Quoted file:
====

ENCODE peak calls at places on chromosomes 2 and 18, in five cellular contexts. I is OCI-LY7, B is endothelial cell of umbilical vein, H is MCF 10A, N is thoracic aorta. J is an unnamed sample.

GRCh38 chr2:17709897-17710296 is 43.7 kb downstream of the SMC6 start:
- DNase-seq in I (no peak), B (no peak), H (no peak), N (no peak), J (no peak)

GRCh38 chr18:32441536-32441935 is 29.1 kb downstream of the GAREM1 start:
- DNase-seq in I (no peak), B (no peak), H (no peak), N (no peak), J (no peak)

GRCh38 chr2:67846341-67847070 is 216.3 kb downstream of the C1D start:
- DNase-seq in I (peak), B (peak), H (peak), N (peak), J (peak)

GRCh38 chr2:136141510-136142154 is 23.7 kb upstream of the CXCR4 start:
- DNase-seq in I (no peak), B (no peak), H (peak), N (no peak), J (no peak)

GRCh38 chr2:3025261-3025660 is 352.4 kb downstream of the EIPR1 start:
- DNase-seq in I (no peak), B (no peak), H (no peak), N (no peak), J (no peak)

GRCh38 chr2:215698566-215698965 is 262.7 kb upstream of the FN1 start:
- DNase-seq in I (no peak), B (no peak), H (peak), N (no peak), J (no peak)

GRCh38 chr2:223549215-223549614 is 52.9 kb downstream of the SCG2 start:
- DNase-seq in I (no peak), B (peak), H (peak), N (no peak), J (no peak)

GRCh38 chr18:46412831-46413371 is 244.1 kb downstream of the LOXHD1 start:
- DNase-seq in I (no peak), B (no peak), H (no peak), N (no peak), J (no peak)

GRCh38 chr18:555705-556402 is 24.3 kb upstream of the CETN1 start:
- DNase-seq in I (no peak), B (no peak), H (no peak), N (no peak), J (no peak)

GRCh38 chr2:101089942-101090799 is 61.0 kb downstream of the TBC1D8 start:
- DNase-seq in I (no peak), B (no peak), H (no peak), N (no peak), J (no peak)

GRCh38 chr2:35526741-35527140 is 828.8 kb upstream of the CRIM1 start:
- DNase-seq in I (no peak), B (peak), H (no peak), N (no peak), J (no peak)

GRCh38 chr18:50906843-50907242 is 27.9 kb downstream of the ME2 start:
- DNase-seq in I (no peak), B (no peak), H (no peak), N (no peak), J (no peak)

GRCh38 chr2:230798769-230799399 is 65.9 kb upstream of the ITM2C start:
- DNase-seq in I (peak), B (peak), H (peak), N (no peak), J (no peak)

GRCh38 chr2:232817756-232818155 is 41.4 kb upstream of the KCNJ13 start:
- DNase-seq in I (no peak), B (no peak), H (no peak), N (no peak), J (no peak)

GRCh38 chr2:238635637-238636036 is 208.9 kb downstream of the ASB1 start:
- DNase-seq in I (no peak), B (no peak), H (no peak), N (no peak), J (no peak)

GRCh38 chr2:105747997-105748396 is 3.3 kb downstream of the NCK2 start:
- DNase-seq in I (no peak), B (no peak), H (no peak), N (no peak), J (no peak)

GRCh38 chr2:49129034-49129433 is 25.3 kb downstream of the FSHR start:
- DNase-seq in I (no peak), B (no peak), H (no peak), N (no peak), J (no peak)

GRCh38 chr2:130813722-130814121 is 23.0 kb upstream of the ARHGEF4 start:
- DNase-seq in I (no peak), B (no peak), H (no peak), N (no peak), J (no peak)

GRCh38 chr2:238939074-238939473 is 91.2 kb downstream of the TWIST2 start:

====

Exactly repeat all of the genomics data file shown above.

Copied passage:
ENCODE peak calls at places on chromosomes 2 and 18, in five cellular contexts. I is OCI-LY7, B is endothelial cell of umbilical vein, H is MCF 10A, N is thoracic aorta. J is an unnamed sample.

GRCh38 chr2:17709897-17710296 is 43.7 kb downstream of the SMC6 start:
- DNase-seq in I (no peak), B (no peak), H (no peak), N (no peak), J (no peak)

GRCh38 chr18:32441536-32441935 is 29.1 kb downstream of the GAREM1 start:
- DNase-seq in I (no peak), B (no peak), H (no peak), N (no peak), J (no peak)

GRCh38 chr2:67846341-67847070 is 216.3 kb downstream of the C1D start:
- DNase-seq in I (peak), B (peak), H (peak), N (peak), J (peak)

GRCh38 chr2:136141510-136142154 is 23.7 kb upstream of the CXCR4 start:
- DNase-seq in I (no peak), B (no peak), H (peak), N (no peak), J (no peak)

GRCh38 chr2:3025261-3025660 is 352.4 kb downstream of the EIPR1 start:
- DNase-seq in I (no peak), B (no peak), H (no peak), N (no peak), J (no peak)

GRCh38 chr2:215698566-215698965 is 262.7 kb upstream of the FN1 start:
- DNase-seq in I (no peak), B (no peak), H (peak), N (no peak), J (no peak)

GRCh38 chr2:223549215-223549614 is 52.9 kb downstream of the SCG2 start:
- DNase-seq in I (no peak), B (peak), H (peak), N (no peak), J (no peak)

GRCh38 chr18:46412831-46413371 is 244.1 kb downstream of the LOXHD1 start:
- DNase-seq in I (no peak), B (no peak), H (no peak), N (no peak), J (no peak)

GRCh38 chr18:555705-556402 is 24.3 kb upstream of the CETN1 start:
- DNase-seq in I (no peak), B (no peak), H (no peak), N (no peak), J (no peak)

GRCh38 chr2:101089942-101090799 is 61.0 kb downstream of the TBC1D8 start:
- DNase-seq in I (no peak), B (no peak), H (no peak), N (no peak), J (no peak)

GRCh38 chr2:35526741-35527140 is 828.8 kb upstream of the CRIM1 start:
- DNase-seq in I (no peak), B (peak), H (no peak), N (no peak), J (no peak)

GRCh38 chr18:50906843-50907242 is 27.9 kb downstream of the ME2 start:
- DNase-seq in I (no peak), B (no peak), H (no peak), N (no peak), J (no peak)

GRCh38 chr2:230798769-230799399 is 65.9 kb upstream of the ITM2C start:
- DNase-seq in I (peak), B (peak), H (peak), N (no peak), J (no peak)

GRCh38 chr2:232817756-232818155 is 41.4 kb upstream of the KCNJ13 start:
- DNase-seq in I (no peak), B (no peak), H (no peak), N (no peak), J (no peak)

GRCh38 chr2:238635637-238636036 is 208.9 kb downstream of the ASB1 start:
- DNase-seq in I (no peak), B (no peak), H (no peak), N (no peak), J (no peak)

GRCh38 chr2:105747997-105748396 is 3.3 kb downstream of the NCK2 start:
- DNase-seq in I (no peak), B (no peak), H (no peak), N (no peak), J (no peak)

GRCh38 chr2:49129034-49129433 is 25.3 kb downstream of the FSHR start:
- DNase-seq in I (no peak), B (no peak), H (no peak), N (no peak), J (no peak)

GRCh38 chr2:130813722-130814121 is 23.0 kb upstream of the ARHGEF4 start:
- DNase-seq in I (no peak), B (no peak), H (no peak), N (no peak), J (no peak)

GRCh38 chr2:238939074-238939473 is 91.2 kb downstream of the TWIST2 start: